The Creo makes it easy to forget all that, too, because frankly, it comes startlingly close to feeling like any other road bike, sans motor. It’s fairly light for an e-bike, and it handles better than any e-bike I’ve ridden this past year. The bar keeps getting higher and higher every time I go on an e-bike ride, but the Creo may have just set the standard for handling for the foreseeable future.
That’s largely a function of weight, but also the location of that weight. I’ve now ridden e-bikes with batteries in the downtube, like the Creo, and batteries on the seatpost, like BMC’s Alpenchallenge AMP. There’s a case to be made for both locations, but it seems like it’s possible to create better handling by focusing the battery’s weight as close to the center of the bike as possible, and low.
That’s over-simplifying the handling recipe though; Specialized states that the Tarmac is the design inspiration for the Creo, so it’s got good bones, so to speak. It’s a race bike design, and the Creo certainly feels like a race bike — or at least close to it. Of course you still pay a weight penalty, and yes, the handling lags behind something as wispy as a Tarmac, but remember, this isn’t road riding; this is e-road riding. In that category, the Creo establishes itself early on as a pick of the litter.
This was also my first experience with the updated FutureShock, which features a top cap dial to adjust damping. The original FutureShock felt far too soft to me, so the update is a welcome addition. I instinctively dialed it all the way up to its firmest setting and left it there throughout the ride. I’m happy to report I forgot it was there at all, which means two things: First, it wasn’t too active, like its predecessor; and second, it did exactly what it was supposed to do, which is to soak up road vibrations without affecting handling. This is a significant achievement, and an update Specialized should be proud of.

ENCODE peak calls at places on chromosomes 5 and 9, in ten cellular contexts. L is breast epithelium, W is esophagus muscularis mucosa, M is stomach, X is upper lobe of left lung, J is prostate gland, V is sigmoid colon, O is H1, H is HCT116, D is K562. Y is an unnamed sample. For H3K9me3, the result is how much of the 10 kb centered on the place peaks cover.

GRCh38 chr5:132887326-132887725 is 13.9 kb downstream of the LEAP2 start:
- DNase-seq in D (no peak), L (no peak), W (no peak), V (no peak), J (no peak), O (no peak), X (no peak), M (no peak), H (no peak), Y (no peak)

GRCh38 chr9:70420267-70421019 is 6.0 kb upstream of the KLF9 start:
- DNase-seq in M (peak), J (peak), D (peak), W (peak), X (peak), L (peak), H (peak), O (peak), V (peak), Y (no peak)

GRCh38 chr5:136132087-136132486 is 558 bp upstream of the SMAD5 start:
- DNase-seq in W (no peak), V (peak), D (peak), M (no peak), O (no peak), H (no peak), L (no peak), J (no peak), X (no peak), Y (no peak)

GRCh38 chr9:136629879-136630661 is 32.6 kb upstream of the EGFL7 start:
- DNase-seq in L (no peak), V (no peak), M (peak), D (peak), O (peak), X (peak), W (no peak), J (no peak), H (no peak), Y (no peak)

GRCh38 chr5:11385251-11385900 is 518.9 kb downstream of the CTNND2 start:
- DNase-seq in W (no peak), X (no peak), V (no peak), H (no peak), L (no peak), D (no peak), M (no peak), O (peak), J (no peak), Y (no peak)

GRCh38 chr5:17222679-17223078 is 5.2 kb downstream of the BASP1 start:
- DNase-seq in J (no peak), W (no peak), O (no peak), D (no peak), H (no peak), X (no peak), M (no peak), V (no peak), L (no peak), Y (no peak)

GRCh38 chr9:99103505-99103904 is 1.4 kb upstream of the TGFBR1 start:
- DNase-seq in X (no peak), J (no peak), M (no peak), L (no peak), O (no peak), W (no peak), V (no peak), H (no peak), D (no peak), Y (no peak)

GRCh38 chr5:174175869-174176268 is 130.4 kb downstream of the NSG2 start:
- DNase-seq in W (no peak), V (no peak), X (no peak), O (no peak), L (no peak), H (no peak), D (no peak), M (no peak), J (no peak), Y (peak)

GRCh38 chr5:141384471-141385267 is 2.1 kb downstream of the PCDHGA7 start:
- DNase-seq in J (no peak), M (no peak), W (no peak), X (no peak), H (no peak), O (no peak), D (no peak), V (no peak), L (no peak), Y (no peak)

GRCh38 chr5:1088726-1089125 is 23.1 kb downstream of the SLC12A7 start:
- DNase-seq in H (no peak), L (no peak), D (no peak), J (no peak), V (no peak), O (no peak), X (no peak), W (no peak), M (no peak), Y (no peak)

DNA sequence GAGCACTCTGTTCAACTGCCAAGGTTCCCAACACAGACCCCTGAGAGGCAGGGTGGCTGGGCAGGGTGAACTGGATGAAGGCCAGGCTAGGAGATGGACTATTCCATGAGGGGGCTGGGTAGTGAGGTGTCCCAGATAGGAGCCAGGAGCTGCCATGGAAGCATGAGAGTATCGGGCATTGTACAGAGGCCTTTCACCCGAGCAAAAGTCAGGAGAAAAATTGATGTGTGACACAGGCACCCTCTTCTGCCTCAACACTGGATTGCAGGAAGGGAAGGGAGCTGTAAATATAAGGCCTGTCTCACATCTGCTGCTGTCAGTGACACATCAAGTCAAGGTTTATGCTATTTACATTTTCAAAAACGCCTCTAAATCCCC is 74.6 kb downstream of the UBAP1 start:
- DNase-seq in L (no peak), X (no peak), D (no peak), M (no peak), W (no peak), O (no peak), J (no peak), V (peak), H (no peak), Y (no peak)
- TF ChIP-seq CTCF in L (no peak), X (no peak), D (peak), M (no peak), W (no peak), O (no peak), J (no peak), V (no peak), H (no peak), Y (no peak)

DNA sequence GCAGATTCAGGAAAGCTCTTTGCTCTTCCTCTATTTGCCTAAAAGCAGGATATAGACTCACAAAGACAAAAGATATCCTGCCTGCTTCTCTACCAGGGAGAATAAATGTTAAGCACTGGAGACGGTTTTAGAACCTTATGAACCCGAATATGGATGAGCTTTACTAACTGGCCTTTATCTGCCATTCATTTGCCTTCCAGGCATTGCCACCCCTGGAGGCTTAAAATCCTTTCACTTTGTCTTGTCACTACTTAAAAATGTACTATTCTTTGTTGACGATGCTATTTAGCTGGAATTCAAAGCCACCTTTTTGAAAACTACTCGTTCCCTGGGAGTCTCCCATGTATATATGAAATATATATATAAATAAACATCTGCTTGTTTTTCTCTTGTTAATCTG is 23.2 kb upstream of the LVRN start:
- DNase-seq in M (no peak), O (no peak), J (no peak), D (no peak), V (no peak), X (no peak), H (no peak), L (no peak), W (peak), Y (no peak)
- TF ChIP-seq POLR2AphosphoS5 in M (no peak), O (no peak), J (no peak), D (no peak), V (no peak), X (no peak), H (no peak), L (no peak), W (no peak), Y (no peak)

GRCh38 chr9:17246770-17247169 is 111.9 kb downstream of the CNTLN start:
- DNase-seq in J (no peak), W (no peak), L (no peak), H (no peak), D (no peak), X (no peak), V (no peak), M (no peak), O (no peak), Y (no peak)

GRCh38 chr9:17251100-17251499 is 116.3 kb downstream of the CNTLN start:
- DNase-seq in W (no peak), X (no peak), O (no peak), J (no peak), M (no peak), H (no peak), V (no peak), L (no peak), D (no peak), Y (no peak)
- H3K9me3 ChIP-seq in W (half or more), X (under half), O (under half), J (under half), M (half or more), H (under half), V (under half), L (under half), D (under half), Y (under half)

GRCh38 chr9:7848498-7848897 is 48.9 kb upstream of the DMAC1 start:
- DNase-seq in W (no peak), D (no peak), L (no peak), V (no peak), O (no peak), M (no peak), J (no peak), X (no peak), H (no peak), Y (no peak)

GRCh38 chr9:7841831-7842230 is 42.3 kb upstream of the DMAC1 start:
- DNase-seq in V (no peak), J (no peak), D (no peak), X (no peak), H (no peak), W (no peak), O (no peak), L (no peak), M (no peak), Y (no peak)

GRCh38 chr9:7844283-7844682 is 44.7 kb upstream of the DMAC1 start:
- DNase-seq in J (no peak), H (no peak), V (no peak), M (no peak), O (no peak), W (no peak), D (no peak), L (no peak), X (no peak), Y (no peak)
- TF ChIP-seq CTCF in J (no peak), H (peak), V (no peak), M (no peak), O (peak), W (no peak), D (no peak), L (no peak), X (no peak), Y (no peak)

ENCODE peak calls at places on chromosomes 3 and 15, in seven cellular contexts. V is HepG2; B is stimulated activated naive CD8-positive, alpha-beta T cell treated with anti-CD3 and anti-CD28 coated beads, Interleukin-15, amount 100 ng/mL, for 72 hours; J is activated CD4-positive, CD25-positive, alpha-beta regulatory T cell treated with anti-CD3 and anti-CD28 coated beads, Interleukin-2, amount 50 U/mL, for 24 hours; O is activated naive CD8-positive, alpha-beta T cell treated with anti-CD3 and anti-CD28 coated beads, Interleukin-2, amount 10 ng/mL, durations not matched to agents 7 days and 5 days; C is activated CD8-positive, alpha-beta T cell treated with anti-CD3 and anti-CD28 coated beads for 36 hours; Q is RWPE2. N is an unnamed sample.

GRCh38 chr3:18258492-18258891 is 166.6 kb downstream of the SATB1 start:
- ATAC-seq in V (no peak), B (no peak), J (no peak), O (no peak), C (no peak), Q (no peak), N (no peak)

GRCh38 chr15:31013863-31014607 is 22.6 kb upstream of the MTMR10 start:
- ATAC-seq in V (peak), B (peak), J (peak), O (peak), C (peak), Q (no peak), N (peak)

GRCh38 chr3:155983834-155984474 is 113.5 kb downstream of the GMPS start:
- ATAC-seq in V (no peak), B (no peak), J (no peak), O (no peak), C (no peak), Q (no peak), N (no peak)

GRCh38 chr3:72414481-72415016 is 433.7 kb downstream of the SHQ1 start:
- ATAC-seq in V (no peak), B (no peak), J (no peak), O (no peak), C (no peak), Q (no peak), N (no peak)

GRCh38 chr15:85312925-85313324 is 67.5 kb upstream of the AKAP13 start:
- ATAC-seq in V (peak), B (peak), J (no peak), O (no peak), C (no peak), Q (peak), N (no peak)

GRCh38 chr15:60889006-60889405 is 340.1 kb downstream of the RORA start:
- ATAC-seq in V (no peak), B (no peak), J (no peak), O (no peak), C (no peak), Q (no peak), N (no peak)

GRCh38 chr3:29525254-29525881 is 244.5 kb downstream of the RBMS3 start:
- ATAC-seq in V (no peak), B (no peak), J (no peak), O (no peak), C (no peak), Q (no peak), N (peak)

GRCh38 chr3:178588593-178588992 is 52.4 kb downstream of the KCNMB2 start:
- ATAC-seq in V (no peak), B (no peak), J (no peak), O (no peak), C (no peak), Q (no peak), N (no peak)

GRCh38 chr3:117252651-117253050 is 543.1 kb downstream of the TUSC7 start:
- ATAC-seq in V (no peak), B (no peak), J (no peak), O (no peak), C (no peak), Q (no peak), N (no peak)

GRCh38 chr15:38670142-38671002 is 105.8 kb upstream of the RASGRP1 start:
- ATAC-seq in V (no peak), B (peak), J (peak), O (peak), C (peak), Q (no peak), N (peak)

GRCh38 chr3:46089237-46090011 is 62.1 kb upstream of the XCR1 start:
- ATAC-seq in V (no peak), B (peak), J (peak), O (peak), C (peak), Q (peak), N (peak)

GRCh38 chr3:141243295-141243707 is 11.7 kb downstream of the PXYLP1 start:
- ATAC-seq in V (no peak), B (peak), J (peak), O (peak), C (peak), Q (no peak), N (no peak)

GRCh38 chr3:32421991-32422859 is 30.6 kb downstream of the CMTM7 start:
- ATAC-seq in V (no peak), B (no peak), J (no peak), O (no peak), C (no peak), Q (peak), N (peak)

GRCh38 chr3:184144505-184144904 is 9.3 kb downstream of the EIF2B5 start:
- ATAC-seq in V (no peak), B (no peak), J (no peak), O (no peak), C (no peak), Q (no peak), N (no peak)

All that aside, the power curve of the motor really sets the Creo apart. Whether that’s good or bad really depends on you, the rider. If you like the feeling of the pedal-assist kicking in and letting you know it’s on the case, the Creo might let you down. There are times you might forget there’s an assist at all, in fact, because the transition between assist and non-assist pedaling is so smooth. Personally, I liked the subtlety of it, affording me the opportunity to forget I was on an e-bike, especially when I didn’t need a lot of assist in the first place.
Of course, when one of the climbs kicked up to 17%, I was happy to have that assist. It doesn’t punch forward; rather, it ramps up as you pedal, rewarding you for your efforts. This might end up feeling a bit defeating for a user who relies on that big pickup to indicate they’re being assisted, but for someone more used to race bikes and more challenging rides, the Creo feels incredibly natural.
So am I ready to run out and buy a Creo? No, mostly because it’s incredibly expensive. ($9,000 to $17,000. Ouch.) This bike is intended for a very niche audience, and while I am certain that audience exists, I am not it. Every single e-bike ride I have been on has been a lot of fun, but it’s still not my game, especially when I can buy a top of the line road bike without a motor for the same price, if not cheaper. For my money, motorless bikes are still where my heart’s at.
But we’re seeing a big change in mobility happening before our eyes. Consider the Creo the Lamborghini of e-bike mobility. If that speaks to your mobility needs and desires, the Creo is hard to beat.